Or something. That’s what Charlie Cook covers in National Journal. Cook is a Democratic political expert of some repute and as honest as one can find in that genre. I’ve read him a lot over the years and have found him to certainly lean to the left but also display a level of honesty that is unusual for his ilk.
So, anyway he goes into a 3 or 4 paragraph analysis as to why the Dems are weak, but it is essentially summed up in the subheading of the article:
They have subordinated their traditional focus on helping working-class Americans move up the economic ladder in favor of other priorities.
That’s why I think Obama’s unilateral immigration amnesty is all set to bite them in the posterior. If the GOP frames it correctly it is tailor made to emphasize the very point made above. Down economy. Jobs at a premium. Working class Americans hurting. And what do the Democrats do? Applaud introducing 5 million illegal workers into an already tough labor market.
How does that serve “working-class America” from which most of those jobs are likely to go? Or should have, anyway? How do you make the case you’re still the party of working-class America when you do everything in your power to put others in front of them?
Like I said, handled properly this is a winner. But then, we’re talking the GOP, so don’t hold your breath.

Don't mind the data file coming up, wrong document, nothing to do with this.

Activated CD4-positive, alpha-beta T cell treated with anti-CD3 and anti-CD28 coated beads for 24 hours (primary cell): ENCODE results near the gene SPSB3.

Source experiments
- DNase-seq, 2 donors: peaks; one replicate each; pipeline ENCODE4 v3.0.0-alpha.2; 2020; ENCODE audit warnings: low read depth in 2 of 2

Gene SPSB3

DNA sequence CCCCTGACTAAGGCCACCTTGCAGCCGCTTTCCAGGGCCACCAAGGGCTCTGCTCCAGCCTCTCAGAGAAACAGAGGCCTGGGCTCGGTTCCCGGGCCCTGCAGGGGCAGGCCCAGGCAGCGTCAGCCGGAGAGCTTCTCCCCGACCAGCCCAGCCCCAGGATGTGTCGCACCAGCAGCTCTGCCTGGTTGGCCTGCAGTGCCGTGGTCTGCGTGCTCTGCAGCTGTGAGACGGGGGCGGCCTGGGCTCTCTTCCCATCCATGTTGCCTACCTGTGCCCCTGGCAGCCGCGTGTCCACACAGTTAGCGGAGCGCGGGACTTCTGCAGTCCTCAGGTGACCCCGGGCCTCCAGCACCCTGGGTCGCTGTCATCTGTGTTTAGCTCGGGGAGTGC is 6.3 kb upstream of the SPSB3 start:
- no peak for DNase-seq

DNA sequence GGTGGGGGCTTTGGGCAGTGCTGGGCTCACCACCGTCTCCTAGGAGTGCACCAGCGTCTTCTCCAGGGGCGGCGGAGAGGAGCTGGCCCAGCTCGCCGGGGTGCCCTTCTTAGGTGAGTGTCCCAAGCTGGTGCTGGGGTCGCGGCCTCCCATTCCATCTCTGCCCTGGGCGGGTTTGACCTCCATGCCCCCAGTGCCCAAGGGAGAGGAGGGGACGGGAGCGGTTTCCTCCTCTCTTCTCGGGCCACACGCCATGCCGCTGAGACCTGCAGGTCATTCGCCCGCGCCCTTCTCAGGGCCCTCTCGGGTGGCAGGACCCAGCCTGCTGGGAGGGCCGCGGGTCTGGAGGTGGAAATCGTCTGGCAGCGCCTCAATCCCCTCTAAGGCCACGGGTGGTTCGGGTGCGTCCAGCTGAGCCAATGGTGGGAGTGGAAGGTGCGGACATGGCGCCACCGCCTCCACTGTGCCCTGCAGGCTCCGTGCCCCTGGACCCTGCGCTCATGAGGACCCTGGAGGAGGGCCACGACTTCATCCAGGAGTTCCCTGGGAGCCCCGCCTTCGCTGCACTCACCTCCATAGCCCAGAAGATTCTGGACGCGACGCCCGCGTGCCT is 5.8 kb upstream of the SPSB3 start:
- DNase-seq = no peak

Desperate Mary Landrieu has an ad out saying:
“This is Congressman Cedric Richmond. Have you heard the crazy stuff Bill Cassidy, Bobby Jindal, and the Republicans are always saying about President Obama? They have shown our president so much disrespect. They said he wasn’t a U.S. citizen, they even sued him – and if Cassidy wins, they will impeach him.”
Uh, no. He’s not going to be impeached. With two years left, he really isn’t worth the effort even if he deserves it. That would be “raaacist”. And anyway, we all know who the VP is. Why trade an incompetent narcissist for an incompetent clown? Well the comic relief would be refreshing.
On second thought, maybe not a bad idea – Biden would then be able to run as the incumbent.
As I watch this nonsense in Ferguson, I’m simply reminded of the daily fare of poor television that reality shows bring us. That’s all Ferguson is. Give a promise of fame, indulge self-importance, ignore facts and film. That’s the formula. It’s “good TV” and the media has been as complicit as anyone in the result. In fact, they’ve egged it on. Remove the spotlight and the interest wanes.
Instead we’ve seen a steady drumbeat of coverage, almost a countdown to the Grand Jury findings and, as usual, a trial by media.
The facts don’t matter. The findings of the Grand Jury have to be racist because the court of public opinion, sans few if any concrete facts, has already found the officer guilty. Does anyone even pretend to believe that if that crowd last night had been able to find officer Wilson that he wouldn’t have later been found hanging from a lamp post?